In the last six years, “hacker” spaces have opened around the country. These communal work spaces where hobbyists share tools and expertise have popped up in virtually every American city.
Laboratory B is an 800 square foot space whose interior design aesthetic might be described as bohemian gamer. There are about 20 members of this hacker space who pay $75 a month, though underemployed members pay just $35 a month. The one large room has work tables, an electronics bench and milk crates containing a variety of computer parts. There’s a futon couch and a small refrigerator.
Jesse Krembs is one of the co-founders of Laboratory B. On a recent weeknight he wore a white lab coat with the Laboratory B logo embroidered on it.
“When you say you’re starting a hacker space or maker space, people start bringing by old computers and you have to be like, “‘We’re not taking that,’” said Krembs.
The hacker space did not, it should be noted, turn down an offer of a large tank of hydrogen gas. Krembs has serious street cred in the hacker world. In addition to helping found Laboratory B, he organized Burlington’s 2600 hacker group and is involved in the annual Las Vegas hacker convention known as DefCon.
Krembs points out high end soldering gun he refers to as “the devil’s own hair dryer.” He used it to repair his cell phone. And speaking of telephones, Krembs works for a phone company, in the data network division of FairPoint Communications.
Odd, then, that one of the things he’s working on at Laboratory B is a free public phone that can call anywhere in the world using a wireless internet connection. Krembs and his collaborators are looking for the heavy-duty hardware to house the phone.
“One of the things that’s actually holding us back is just not having a pay phone,” said Krembs. “And we’ve been thinking about it. We’re just like, “Maybe we should just drop the 300 bucks and buy a pay phone.”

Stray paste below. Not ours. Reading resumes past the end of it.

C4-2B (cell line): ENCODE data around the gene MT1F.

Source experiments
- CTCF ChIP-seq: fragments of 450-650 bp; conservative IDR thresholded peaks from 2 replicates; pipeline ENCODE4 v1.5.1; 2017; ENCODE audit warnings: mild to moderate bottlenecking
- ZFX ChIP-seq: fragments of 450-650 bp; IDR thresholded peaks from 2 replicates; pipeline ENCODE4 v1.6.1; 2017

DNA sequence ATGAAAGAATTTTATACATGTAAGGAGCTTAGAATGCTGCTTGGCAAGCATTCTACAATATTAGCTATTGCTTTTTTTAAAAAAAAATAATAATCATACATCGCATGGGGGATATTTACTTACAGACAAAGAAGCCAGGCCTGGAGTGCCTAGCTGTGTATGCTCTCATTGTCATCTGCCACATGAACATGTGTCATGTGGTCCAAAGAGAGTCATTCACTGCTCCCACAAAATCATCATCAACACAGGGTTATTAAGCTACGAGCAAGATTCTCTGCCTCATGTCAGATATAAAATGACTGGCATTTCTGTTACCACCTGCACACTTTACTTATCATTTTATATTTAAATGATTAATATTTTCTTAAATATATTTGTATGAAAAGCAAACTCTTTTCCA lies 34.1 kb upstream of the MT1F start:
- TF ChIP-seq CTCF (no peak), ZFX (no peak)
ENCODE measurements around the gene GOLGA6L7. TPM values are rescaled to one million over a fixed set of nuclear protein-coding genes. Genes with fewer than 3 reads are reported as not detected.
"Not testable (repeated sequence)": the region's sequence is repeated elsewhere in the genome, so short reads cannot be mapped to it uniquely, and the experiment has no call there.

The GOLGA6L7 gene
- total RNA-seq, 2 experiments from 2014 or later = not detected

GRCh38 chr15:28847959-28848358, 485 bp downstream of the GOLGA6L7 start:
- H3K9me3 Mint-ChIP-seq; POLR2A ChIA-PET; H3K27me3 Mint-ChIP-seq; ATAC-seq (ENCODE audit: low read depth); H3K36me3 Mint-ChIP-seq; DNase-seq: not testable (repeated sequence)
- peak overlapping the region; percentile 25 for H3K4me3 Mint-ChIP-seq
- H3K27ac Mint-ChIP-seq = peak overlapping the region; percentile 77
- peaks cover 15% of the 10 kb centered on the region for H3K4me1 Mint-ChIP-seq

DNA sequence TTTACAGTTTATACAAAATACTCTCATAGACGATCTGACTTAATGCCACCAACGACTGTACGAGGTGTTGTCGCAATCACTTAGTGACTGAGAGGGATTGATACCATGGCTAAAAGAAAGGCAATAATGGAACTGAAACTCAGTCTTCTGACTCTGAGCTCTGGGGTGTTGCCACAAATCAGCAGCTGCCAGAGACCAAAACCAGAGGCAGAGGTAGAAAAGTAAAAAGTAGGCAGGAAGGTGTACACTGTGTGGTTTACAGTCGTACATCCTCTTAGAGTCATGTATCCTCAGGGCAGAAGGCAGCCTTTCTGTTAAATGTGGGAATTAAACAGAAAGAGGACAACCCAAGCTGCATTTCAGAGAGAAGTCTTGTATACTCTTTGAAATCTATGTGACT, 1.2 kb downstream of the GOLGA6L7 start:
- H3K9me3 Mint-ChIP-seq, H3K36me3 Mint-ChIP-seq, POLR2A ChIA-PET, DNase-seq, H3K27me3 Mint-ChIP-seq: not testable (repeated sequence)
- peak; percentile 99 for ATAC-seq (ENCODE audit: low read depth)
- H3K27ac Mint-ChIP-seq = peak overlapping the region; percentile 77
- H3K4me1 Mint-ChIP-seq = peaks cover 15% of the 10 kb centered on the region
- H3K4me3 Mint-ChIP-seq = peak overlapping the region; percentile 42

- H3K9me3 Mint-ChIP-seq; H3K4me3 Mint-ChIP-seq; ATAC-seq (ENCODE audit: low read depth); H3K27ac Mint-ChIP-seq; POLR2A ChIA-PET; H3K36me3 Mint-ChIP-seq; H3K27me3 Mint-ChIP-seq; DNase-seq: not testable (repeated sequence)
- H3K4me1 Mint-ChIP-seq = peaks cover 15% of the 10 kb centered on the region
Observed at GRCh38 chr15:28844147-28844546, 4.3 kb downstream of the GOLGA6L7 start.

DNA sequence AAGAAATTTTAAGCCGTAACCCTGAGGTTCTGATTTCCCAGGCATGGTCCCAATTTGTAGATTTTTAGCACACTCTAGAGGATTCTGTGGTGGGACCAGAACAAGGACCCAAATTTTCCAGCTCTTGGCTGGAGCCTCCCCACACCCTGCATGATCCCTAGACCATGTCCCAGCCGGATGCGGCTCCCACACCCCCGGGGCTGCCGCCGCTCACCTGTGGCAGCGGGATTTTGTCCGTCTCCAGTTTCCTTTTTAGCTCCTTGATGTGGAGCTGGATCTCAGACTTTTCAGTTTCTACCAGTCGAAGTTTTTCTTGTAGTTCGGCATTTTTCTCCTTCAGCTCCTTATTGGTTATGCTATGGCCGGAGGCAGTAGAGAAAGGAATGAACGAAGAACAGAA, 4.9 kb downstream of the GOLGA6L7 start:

Laboratory B may not be rolling in dough, but it seems to have some rather talented computer geeks in its ranks. Ben Symonds is a data technician at a company in Williston involved in theatrical supplies. One of his current personal projects involves using the Xbox Kinnect to analyze karate kicks — the roundhouse karate kick, to be precise. Symonds programmed the video gaming device as a part of his quest to earn a black belt in Taekwondo.
“They’ll get to see how my kick looks. Here’s how the Kinnect tells me it’s supposed to be,” said Symonds. “This is how the brain of the Xbox says an ideal kick looks like.”
Symonds and another member of Laboratory B are involved in the Civic Cloud Collaborative, a project to leverage Burlington’s super-fast fiber optic network to benefit local non-profits. He’s working to help local music venues stream performances online. Symonds says getting involved in the hacker space has given him the confidence not to be afraid to dream big.
“One of the biggest things I’ve gained from joining the Lab is realizing that it wasn’t really that crazy to think that I could do some of the projects that I’m doing,” said Symonds. “I’m not wrong to think that my ideas are realistic and that my ideas are possible.”